Tuesday, February 18, 2014

It's all about the spacing

Are you still one of those people who puts two spaces between sentences when you type? Well, stop doing it. Because it's wrong.
Every modern typographer agrees on the one-space rule. It's one of the canonical rules of the profession, in the same way that waiters know that the salad fork goes to the left of the dinner fork and fashion designers know to put men's shirt buttons on the right and women's on the left
Every major style guide—including the Modern Language Association Style Manual and the Chicago Manual of Style—prescribes a single space after a period. (The Publications Manual of the American Psychological Association, used widely in the social sciences, allows for two spaces in draft manuscripts but recommends one space in published work.)

Most ordinary people would know the one-space rule, too, if it weren't for a quirk of history. In the middle of the last century, a now-outmoded technology—the manual typewriter—invaded the American workplace. To accommodate that machine's shortcomings, everyone began to type wrong. And even though we no longer use typewriters, we all still type like we do. (Also see the persistence of the dreaded Caps Lock key.)

The problem with typewriters was that they used monospaced type—that is, every character occupied an equal amount of horizontal space. This bucked a long tradition of proportional typesetting, in which skinny characters (like I or 1) were given less space than fat ones (like W or M).

Monospaced type gives you text that looks "loose" and uneven; there's a lot of white space between characters and words, so it's more difficult to spot the spaces between sentences immediately. Hence the adoption of the two-space rule—on a typewriter, an extra space after a sentence makes text easier to read. Here's the thing, though: Monospaced fonts went out in the 1970s.

First electric typewriters and then computers began to offer people ways to create text using proportional fonts. Today nearly every font on your PC is proportional. (Courier is the one major exception.) Because we've all switched to modern fonts, adding two spaces after a period no longer enhances readability, typographers say. It diminishes it.
The fact that Courier is monospaced makes it useful for creating tables, which is why folks like Kuff use it in their blogs, but I think that Courier is an otherwise aesthetically unappealing font. When I read or type something, I want it to look nice. And putting two spaces after a period just.  Looks.  Really.  Ugly.
But I actually think aesthetics are the best argument in favor of one space over two. One space is simpler, cleaner, and more visually pleasing (it also requires less work, which isn't nothing). A page of text with two spaces between every sentence looks riddled with holes; a page of text with an ordinary space looks just as it should.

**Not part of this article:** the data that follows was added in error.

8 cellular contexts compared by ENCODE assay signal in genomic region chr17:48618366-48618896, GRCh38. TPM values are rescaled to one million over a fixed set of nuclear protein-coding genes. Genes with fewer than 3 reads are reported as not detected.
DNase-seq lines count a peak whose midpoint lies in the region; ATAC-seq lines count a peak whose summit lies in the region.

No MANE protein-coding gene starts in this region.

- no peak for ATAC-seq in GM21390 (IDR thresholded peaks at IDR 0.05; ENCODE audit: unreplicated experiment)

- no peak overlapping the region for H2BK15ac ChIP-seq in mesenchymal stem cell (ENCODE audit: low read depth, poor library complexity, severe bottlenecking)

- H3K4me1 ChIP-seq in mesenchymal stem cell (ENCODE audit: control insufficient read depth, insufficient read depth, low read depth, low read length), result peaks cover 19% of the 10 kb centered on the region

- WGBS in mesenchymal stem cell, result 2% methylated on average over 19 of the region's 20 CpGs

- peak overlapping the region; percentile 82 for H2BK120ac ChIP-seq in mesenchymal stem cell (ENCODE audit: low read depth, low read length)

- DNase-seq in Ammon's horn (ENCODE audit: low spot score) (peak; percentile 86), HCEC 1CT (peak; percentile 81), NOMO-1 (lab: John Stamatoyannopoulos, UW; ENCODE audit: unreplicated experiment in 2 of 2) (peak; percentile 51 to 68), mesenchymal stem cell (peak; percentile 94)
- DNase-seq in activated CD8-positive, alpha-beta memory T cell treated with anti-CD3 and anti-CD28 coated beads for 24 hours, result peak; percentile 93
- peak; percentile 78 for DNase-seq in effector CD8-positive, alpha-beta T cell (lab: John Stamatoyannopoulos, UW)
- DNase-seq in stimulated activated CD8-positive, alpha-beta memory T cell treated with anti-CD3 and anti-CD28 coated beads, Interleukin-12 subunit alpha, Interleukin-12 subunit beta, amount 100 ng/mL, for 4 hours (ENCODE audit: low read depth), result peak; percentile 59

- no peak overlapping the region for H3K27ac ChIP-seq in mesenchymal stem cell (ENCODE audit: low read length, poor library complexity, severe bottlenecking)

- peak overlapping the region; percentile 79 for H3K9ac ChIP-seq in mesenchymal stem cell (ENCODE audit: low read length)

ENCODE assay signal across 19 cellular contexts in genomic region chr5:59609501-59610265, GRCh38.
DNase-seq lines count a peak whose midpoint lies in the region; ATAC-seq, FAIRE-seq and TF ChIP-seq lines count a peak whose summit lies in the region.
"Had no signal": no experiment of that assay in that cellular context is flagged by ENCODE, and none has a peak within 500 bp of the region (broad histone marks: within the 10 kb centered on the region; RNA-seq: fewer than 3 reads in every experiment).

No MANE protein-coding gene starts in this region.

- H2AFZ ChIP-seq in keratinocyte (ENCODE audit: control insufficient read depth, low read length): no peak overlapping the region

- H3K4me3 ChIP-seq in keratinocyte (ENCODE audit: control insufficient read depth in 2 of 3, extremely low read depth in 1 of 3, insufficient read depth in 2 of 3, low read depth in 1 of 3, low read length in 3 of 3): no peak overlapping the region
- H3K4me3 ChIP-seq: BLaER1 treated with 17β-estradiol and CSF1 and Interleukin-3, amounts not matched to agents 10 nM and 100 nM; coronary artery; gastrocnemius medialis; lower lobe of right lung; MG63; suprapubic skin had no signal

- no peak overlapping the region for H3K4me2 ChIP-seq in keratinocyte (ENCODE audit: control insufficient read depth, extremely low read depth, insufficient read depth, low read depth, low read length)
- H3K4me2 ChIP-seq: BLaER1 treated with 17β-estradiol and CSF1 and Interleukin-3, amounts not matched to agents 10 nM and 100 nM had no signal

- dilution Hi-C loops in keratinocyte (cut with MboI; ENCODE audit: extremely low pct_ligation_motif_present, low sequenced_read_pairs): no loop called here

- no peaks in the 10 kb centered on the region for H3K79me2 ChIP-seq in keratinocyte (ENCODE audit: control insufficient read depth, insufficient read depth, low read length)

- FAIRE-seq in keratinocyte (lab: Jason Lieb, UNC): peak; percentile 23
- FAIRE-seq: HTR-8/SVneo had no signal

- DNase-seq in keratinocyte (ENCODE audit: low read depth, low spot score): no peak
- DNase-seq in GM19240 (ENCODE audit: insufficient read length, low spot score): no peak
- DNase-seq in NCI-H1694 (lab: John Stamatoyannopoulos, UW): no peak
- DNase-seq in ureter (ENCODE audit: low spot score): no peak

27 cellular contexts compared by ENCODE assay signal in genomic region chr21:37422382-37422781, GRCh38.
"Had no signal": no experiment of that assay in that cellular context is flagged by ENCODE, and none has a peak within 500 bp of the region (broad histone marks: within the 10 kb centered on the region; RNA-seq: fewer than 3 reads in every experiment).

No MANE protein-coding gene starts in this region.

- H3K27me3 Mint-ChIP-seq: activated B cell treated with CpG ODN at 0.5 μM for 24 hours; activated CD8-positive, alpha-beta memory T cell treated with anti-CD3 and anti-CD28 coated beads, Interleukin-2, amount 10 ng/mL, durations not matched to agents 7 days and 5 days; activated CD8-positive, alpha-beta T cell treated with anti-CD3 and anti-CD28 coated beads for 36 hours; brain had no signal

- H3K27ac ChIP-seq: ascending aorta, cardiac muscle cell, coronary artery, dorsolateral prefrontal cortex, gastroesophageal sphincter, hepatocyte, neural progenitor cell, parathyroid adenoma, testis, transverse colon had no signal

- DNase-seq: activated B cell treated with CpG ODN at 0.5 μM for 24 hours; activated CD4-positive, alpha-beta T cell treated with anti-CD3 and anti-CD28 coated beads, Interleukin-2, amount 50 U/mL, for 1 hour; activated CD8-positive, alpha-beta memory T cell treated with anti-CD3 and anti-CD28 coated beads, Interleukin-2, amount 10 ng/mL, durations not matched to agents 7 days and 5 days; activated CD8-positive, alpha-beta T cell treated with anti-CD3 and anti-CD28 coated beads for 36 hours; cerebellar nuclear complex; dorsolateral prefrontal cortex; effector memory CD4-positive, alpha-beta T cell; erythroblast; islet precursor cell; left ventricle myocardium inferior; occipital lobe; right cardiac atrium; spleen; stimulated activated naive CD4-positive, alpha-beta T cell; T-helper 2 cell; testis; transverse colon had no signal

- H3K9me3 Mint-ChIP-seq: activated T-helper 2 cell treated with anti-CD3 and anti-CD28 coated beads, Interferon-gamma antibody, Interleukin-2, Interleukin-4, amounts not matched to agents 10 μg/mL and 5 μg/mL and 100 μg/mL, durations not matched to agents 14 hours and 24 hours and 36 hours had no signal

Is this arbitrary? Sure it is. But so are a lot of our conventions for writing. It's arbitrary that we write shop instead of shoppe, or phone instead of fone, or that we use ! to emphasize a sentence rather than %. We adopted these standards because practitioners of publishing—writers, editors, typographers, and others—settled on them after decades of experience. Among their rules was that we should use one space after a period instead of two—so that's how we should do it.
Perhaps because I never took a formal typewriting class in school, I never learned that there was such as thing as a "two-space rule." All of my word-processed assignments in high school, undergrad and grad school were written with a single space between periods, and none of my teachers or professors ever told me otherwise. It wasn't until I got my first job after grad school, and the director of the department I worked in groused to me about not putting two spaces between sentences in my reports, that I even discovered that it was an issue. Needless to say, I was surprised and loathe to change the way I typed just to appease a boss demanding a convention I had never previously heard of that turned out to be wrong anyway.

The truth is, it's not a big deal to me if somebody likes to put two spaces after a period. Maybe that's how they were taught, or maybe for some bizarre reason they think it looks better. That's fine; just don't expect me to do it. According to every major style manual, as well as my own aesthetic sensibilities, typing a single space after a period is correct.

That guy's not my boss anymore, of course. Nor, from what I hear, anybody else's boss anymore, either. And I haven't had this issue with any employer or client I've worked for since.

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